Healthcare workers are in the front line of fighting the virus, and two U.S. health workers from Christian medical charity Samaritan's Purse caught the virus in Monrovia and are now receiving treatment in an Atlanta hospital.

The two saw their conditions improve by varying degrees in Liberia after they received an experimental drug, a representative for the charity said.

Three of the world's leading Ebola specialists urged the WHO to offer people in West Africa the chance to take experimental drugs, too, but the agency said it "would not recommend any drug that has not gone through the normal process of licensing and clinical trials".

Highly contagious, Ebola kills more than half of the people who contract it. Victims suffer from fever, vomiting, diarrhea and internal and external bleeding.

Many regular hospitals and clinics have been forced to close across Liberia, often because health workers are too afraid of contracting the virus themselves or because of abuse by locals who think the disease is a government conspiracy.

In an effort to control the disease's spread, Liberia has deployed the army to implement controls and isolate severely affected communities, an operation codenamed "White Shield".

The information ministry said on Wednesday that soldiers were being deployed to the isolated, rural counties of Lofa, Bong, Cape Mount and Bomi to set up checkpoints and implement tracing measures on residents suspected of coming into contact with victims.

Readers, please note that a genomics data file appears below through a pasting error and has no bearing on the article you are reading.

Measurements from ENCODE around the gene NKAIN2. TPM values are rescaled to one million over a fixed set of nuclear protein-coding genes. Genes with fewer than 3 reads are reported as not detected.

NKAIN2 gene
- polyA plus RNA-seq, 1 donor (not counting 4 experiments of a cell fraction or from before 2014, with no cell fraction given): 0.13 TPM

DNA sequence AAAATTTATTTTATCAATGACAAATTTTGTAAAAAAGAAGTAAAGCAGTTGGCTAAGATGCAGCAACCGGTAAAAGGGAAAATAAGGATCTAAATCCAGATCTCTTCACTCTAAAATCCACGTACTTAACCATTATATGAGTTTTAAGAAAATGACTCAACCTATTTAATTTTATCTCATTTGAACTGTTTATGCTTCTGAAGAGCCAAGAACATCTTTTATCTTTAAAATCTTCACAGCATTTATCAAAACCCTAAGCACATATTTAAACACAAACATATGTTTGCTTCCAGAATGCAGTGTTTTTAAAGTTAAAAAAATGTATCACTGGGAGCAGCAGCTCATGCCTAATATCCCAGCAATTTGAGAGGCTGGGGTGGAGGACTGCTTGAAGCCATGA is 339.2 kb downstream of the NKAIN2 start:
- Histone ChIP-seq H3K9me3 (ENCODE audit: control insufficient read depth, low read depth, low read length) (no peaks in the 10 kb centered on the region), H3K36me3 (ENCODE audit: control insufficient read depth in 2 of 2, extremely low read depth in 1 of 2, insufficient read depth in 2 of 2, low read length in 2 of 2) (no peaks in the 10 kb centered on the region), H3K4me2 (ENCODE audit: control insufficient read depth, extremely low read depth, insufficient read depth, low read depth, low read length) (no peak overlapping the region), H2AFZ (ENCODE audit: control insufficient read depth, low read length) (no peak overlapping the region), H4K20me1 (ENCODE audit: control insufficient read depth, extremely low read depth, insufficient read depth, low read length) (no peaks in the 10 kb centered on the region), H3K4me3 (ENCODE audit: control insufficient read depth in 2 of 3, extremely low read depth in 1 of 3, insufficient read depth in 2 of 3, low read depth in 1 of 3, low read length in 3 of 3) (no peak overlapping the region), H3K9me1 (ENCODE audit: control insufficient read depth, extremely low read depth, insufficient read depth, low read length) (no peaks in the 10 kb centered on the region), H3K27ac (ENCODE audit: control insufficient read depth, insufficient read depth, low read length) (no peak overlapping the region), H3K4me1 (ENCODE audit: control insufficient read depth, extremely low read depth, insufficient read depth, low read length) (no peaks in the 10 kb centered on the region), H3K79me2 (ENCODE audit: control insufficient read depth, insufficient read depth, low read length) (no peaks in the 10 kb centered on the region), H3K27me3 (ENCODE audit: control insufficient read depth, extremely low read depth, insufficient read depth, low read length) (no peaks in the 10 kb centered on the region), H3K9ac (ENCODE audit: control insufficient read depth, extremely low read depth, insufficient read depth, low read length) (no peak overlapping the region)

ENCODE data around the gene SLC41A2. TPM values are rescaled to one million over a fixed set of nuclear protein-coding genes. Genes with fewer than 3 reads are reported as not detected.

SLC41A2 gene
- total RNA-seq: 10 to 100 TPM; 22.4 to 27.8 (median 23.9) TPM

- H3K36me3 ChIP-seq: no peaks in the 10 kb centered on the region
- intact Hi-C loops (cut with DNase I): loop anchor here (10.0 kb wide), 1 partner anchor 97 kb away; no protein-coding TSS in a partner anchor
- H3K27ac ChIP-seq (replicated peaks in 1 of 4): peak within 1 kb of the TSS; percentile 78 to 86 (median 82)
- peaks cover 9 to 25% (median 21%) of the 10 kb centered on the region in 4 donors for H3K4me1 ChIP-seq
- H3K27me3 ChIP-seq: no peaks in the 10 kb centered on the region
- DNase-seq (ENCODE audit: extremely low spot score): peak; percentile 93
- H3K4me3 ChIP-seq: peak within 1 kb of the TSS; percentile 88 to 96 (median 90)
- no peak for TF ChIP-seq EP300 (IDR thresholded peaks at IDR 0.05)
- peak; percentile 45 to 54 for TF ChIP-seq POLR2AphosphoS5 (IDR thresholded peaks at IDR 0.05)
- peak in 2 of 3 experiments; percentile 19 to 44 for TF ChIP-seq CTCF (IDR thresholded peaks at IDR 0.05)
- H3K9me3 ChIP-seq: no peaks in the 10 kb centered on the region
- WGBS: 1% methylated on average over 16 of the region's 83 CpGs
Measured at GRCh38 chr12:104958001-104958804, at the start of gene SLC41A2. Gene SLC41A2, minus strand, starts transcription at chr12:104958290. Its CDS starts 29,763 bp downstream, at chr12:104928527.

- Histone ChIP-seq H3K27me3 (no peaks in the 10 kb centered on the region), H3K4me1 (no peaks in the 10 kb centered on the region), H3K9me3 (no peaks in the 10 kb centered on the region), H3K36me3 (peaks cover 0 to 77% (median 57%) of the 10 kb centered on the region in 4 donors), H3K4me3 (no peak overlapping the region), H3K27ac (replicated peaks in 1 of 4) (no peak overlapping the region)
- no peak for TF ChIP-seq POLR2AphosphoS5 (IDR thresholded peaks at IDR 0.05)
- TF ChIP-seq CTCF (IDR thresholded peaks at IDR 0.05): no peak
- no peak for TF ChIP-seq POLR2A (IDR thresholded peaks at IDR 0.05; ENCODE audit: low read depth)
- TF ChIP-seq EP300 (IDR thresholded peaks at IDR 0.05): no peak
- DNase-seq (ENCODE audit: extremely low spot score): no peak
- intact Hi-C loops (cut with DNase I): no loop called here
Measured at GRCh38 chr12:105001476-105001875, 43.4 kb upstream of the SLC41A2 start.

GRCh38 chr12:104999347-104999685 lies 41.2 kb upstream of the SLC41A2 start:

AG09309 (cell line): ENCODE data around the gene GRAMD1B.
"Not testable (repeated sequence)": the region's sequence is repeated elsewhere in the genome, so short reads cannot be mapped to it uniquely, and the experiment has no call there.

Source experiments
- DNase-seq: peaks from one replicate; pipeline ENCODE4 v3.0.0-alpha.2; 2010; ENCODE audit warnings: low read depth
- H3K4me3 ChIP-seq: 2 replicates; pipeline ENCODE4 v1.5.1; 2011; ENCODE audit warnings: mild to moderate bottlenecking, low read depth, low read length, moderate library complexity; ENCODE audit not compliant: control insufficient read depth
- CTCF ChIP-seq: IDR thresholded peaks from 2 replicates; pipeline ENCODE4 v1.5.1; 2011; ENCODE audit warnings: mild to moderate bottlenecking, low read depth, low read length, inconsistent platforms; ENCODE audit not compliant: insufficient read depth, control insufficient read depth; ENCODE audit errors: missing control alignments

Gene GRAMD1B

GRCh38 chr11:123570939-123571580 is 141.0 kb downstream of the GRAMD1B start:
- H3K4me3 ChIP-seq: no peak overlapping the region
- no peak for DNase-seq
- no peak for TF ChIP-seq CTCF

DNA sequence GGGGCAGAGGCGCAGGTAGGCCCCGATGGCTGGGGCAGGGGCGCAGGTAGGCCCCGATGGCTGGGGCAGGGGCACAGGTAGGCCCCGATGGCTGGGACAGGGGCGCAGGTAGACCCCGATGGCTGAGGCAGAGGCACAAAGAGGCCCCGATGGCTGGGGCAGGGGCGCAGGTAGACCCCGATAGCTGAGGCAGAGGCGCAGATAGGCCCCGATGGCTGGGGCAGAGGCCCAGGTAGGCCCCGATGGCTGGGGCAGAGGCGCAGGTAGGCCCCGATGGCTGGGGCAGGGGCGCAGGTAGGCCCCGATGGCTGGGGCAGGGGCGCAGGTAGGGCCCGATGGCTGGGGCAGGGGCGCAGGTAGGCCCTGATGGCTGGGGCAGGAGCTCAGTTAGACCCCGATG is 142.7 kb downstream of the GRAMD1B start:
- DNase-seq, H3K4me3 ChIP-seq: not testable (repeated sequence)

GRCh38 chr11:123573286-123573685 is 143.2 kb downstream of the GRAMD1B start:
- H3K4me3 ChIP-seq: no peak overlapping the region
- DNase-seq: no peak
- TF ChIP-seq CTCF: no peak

Neighboring Sierra Leone said it has implemented new restrictions at the airport and that it was asking passengers to fill in forms and take a temperature test.

Some major airlines, such as British Airways and Emirates, have halted flights to affected countries, while many expatriates were getting out, government officials said.

"We've seen international workers leaving the country in numbers," Liberia's Finance Minister Amara Konneh told Reuters.

Greece advised its citizens on Wednesday against non-essential travel to Guinea, Liberia, Sierra Leone and Nigeria and said it would take extra measures at its entry ports.

(Additional reporting by Clair MacDougall in Monrovia, Emma Farge and Daniel Flynn in Dakar, Tim Cocks in Lagos, Paul Day in Madrid and Tom Miles in Geneva; Writing by Emma Farge and Daniel Flynn, editing by Peter Millership and Will Waterman)

http://in.reuters.com/article/2014/08/0 ... rit=309303

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PostPosted: Wed Aug 06, 2014 11:43 am 
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Ebola death toll hits 932 as Saudi man being tested dies